Objectives: To determine if online team-based learning (TBL) is effective in improving knowledge outcomes and confidence about hyponatremia in its clinical recognition, classification, diagnostic work up, and management among fourth year medical students
Study design: A quantitative evaluative design.
Population and Setting: Fourth year medical students (medical clerks) rotating in the Department of Medicine, Faculty of Medicine and Surgery, University of Santo Tomas, Manila, Philippines from July to December 2020.
Methodology: A modified TBL workshop is adopted in teaching fourth year medical clerks about hyponatremia. The TBL session was held with a group of medical clerks weekly from July to December 2020. As a pre-workshop preparation, the medical clerks were assigned to read ahead of time the clinical practice guidelines on the diagnosis and treatment of hyponatremia developed by the European Renal Best Practice. After reading it, they were asked to answer an Individual Readiness Assessment Test (IRAT) composed of 20 case-based multiple-choice questions (MCQ). The group was thereafter divided into 4 subgroups and asked to discuss the same MCQ-based exam and present it as a Team Readiness Assessment Test (TRAT). As each subgroup presented their IRAT, the facilitator discussed the underlying concepts for each question and its application in actual cases of hyponatremia. The facilitator then summarized the learning outcomes at the end of the TBL workshop. For team application (TAPP), the students created a concept map and formulated admitting orders. The medical clerks were then surveyed on their confidence in hyponatremia diagnosis and management during pre-TBL workshop, after IRAT, after TRAT, and after discussion with the facilitator.
Statistical Design: Descriptive statistics were used to summarize the study variables and included the mean, standard deviation, frequency, and percentage. Within-group comparisons of different outcomes across the different timeframes were conducted using one-way multivariate analysis of variance (one-way MANOVA). Cognizant that the study has multiple outcomes or dependent variables which were compared at four different timeframes, multivariate analysis was utilized to minimize the inflation of family-wise errors (FWE).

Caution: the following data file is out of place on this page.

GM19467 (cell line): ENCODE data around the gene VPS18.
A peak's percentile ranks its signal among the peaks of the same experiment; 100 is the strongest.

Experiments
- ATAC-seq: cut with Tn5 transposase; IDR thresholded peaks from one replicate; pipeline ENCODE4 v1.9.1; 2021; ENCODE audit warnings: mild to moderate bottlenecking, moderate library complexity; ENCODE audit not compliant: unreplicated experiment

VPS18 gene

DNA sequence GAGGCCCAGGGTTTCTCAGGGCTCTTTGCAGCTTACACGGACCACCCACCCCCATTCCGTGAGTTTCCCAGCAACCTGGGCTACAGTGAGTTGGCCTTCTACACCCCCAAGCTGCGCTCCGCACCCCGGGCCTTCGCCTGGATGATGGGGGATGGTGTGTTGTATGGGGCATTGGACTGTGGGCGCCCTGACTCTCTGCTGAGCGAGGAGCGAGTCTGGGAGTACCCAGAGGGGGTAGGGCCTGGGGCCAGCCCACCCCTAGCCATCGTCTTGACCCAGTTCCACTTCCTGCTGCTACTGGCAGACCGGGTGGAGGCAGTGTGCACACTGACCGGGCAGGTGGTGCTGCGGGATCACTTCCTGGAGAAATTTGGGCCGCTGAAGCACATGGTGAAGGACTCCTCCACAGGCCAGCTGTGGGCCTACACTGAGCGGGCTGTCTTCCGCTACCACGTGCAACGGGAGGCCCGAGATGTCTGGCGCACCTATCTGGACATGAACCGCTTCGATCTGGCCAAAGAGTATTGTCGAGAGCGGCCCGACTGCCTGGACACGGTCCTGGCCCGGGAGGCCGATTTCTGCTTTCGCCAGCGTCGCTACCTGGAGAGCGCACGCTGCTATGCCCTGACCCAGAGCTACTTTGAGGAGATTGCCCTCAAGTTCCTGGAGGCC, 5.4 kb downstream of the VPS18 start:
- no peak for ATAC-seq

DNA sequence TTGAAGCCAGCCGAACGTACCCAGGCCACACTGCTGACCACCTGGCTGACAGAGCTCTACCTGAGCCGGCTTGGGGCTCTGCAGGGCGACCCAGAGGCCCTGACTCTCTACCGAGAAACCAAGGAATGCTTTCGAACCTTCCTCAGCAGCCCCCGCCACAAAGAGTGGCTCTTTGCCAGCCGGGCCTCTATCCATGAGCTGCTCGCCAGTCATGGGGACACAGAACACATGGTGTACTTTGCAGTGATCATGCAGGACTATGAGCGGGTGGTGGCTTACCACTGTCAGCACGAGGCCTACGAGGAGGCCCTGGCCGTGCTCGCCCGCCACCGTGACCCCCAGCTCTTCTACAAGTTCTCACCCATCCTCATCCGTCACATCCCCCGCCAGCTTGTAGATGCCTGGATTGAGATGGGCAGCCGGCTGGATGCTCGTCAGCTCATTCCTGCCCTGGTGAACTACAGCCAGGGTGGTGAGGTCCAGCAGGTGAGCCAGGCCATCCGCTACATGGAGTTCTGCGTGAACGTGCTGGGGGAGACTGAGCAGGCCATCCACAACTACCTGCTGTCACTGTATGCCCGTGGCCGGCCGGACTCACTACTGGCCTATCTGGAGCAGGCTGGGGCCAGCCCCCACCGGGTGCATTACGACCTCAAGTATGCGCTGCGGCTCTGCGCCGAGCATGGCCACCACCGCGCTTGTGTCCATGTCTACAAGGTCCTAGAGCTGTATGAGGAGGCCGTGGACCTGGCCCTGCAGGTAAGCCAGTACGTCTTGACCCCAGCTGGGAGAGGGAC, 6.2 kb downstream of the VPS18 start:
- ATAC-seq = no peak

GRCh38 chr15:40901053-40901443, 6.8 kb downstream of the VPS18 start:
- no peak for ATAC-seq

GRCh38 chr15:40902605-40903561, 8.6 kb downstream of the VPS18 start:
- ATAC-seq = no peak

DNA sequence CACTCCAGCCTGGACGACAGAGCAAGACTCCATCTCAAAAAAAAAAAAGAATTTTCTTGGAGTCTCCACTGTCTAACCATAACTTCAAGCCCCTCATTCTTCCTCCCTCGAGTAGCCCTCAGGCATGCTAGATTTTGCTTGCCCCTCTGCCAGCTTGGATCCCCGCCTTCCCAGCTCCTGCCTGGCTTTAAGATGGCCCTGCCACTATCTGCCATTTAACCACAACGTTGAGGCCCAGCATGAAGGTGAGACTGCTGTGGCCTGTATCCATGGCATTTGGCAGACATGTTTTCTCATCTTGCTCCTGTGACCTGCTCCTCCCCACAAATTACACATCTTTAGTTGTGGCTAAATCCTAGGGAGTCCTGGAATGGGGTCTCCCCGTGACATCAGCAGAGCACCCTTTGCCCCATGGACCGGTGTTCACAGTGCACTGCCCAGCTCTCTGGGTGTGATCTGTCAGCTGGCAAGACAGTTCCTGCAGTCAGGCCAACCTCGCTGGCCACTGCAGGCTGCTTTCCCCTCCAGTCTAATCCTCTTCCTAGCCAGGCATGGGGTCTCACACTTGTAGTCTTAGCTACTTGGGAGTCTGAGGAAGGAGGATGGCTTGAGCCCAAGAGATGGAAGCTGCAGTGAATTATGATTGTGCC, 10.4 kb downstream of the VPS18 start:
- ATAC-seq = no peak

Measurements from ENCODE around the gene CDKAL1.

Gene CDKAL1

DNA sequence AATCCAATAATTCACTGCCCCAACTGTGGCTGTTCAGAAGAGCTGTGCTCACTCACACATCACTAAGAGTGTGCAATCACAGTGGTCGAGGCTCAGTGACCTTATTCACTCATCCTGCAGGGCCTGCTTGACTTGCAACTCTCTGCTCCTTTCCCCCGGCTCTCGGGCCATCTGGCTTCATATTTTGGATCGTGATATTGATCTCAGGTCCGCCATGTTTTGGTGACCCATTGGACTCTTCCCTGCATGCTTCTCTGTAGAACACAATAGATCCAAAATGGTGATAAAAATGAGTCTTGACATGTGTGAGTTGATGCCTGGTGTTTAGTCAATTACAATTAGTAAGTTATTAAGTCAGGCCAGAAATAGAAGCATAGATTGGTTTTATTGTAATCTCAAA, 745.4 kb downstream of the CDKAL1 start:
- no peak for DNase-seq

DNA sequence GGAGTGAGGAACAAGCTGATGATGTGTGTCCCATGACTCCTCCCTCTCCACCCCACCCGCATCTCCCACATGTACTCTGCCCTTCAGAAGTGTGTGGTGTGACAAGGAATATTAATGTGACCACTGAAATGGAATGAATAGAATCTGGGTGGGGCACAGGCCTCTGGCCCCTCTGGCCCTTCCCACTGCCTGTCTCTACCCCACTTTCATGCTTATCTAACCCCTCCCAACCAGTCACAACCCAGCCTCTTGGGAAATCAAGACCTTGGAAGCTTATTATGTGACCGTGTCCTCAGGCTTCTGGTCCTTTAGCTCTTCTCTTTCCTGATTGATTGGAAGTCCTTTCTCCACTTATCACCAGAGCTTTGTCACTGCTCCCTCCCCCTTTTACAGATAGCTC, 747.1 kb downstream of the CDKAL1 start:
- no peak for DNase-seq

Results: Comparative analysis indicated that the mean readiness scores of the respondents after TRAT was significantly higher (t=–91.61, p=0.001) compared to the mean readiness scores after IRAT. Comparative analysis using paired t-test indicated that the mean confidence scores of the respondents in the recognition, diagnosis, and treatment of hyponatremia were significantly higher among the respondents after the IRAT (t=–24.26, p=0.001), TRAT (t=–34.58, p=0.001), and facilitator discussion (t=–42.72, p=0.001) approaches compared to the mean pre-TBL confidence score. The mean knowledge score of the respondents on the creation of a concept map and the formulation of admission orders of patients with hyponatremia was 25.54±1.98 (95% CI 25.26-25.82).
Conclusion: Findings of this study are not to be interpreted as demonstrating a causal relationship. Furthermore, the results are only hypothesis-generating at best. The study showed that online TBL has the potential to be an effective method in improving knowledge outcomes and confidence about hyponatremia in its clinical recognition, classification, diagnostic work-up, and management among fourth year medical students. As a preliminary evaluation of TBL, further studies can be conducted to determine its effectiveness as a teaching modality in the medical curricula in comparison to the traditional method before being adopted as a teaching-learning activity.
Key words: team-based learning, online learning, COVID-19, hyponatremia, medical education
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